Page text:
But the key issue is not so much whether emission reduction commitments are legally binding, it is whether countries will meet those commitments. Stern points this out in his speech, and so it is curious that Stern attaches so much attention to the legal status of China’s commitments. China is quick to point out that their targets are not legally binding, and stated in their Copenhagen Accord submission that “please note that the above-mentioned autonomous domestic mitigation actions are voluntary in nature”. China is perhaps more likely to meet its target than the US, and China has been implementing measures such as blackouts and slashing steel production in order to meet its domestic energy intensity target. So Stern’s statement that “Chinese negotiators have acted as though the Accord never happened” is not very fair. The other key issue is the ambition of the commitments themselves – an international agreement must be designed in such a way that the ambition of commitments can be readily ramped up – Kyoto has failed to do this, with countries preferring to take on weak targets and sell “hot air” (when countries – such as Russia – get allocated emission targets that are greater than business as usual emissions).

The largest barrier is Congress, in particular the US Senate. Ratifying a treaty requires 67 out of 100 votes, and even getting the Senate to vote on legislation requires 60. The US failed to pass climate legislation last year because it couldn’t get 60 votes in the Senate. If any institution was to resemble Pigsy, it would be the US Senate. But there have been failure at the White House as well: it made major strategic blunders when climate legislation was before the Senate; and failed spectacularly when it comes to framing and messaging, including on climate change. Congress is difficult because the Republicans are taking an extremist denialist position, but this could be politically damaging to the Republicans and untenable if the White House and/or the Democrats put pressure on the Republicans over climate change and framed the issue to be one of Republican obstruction, instead of one of “Democrats seeking bipartisanship”.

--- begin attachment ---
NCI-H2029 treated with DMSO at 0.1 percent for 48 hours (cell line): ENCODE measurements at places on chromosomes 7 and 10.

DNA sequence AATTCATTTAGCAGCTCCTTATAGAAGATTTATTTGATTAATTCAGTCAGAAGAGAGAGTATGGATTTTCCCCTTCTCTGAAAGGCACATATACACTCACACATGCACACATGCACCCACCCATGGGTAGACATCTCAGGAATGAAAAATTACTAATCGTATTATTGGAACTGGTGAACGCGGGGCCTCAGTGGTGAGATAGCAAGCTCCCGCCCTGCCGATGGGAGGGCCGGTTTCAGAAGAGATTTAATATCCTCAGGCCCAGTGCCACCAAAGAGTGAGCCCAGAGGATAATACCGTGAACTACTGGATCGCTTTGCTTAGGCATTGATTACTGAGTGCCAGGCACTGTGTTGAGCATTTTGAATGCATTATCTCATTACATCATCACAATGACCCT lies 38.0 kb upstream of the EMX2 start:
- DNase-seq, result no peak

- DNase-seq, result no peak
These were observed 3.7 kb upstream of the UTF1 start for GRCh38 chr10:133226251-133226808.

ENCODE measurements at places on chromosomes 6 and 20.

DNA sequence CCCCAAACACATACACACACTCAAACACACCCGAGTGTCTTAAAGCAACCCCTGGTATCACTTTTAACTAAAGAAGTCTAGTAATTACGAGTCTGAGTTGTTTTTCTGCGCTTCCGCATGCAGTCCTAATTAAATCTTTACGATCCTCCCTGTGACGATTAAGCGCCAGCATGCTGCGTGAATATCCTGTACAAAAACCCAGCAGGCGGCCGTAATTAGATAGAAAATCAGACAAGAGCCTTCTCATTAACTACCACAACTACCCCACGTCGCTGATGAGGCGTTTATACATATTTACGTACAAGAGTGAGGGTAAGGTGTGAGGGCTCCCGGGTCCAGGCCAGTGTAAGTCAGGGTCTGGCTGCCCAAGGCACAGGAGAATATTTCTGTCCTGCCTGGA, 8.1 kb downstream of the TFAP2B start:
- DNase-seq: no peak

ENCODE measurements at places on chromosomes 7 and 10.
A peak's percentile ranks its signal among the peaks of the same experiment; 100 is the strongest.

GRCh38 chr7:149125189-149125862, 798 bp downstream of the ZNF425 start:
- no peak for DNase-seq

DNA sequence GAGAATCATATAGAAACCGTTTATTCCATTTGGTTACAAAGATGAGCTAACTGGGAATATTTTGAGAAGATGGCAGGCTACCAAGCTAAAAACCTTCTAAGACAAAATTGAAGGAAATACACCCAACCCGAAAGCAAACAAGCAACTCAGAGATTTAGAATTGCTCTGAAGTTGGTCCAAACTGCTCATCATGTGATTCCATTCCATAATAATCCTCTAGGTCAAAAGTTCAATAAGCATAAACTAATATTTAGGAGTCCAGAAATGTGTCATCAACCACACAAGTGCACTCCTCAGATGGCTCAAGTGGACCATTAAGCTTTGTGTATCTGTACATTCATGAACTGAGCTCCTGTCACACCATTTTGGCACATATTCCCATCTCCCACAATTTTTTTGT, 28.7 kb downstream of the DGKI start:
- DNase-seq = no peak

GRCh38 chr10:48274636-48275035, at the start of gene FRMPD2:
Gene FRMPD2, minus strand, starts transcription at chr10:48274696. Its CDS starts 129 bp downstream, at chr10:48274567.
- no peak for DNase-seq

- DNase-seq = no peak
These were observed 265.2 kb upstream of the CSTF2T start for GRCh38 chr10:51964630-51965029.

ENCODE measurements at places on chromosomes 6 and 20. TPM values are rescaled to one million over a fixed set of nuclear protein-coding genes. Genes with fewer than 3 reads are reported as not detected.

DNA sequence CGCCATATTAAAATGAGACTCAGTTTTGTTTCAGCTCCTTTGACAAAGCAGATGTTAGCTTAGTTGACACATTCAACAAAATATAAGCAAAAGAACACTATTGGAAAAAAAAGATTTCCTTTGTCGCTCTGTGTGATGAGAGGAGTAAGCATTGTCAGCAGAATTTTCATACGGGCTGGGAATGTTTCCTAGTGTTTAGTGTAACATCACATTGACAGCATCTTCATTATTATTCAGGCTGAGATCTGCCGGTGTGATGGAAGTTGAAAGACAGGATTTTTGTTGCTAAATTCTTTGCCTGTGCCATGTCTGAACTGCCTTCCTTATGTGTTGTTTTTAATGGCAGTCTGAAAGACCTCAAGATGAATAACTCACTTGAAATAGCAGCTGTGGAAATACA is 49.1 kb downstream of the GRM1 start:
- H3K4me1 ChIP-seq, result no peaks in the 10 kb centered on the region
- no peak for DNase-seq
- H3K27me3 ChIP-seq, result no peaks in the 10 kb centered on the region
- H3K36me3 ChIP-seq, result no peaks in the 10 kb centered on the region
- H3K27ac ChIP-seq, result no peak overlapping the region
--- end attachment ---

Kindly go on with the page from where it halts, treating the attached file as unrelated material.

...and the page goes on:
Issues with Congress and the strategic US-China relationship mean that there is little prospect for a fair legally binding and ambitious ‘top-down’ agreement in the near future, and that probably means the next decade. Since Copenhagen, the challenge is to ramp up emission reductions in a ‘bottom-up’ world, and turn political commitments into political action. We know from implementation theory and literature on private provision of public goods that if countries can commit to increase their reductions if others do the same, then a situation that is previously a “prisoner’s dilemma” becomes transformed into a situation where there is likely to be a cooperative outcome. Furthermore, if there is an expectation that there will be a legally binding agreement in the future that is fair, high per-capita emitters will have a strong incentive now to start reducing their emissions.

Progress in Cancún on transparency, financing, technology, adaptation and forests could ultimately facilitate cooperation on mitigation. One reason for optimism is that developing countries including India have made concrete proposals on measurement, reporting and verification (i.e. transparency), so the key reason for obstruction from the US may be resolved. But anything can happen in these negotiations, so only time will tell.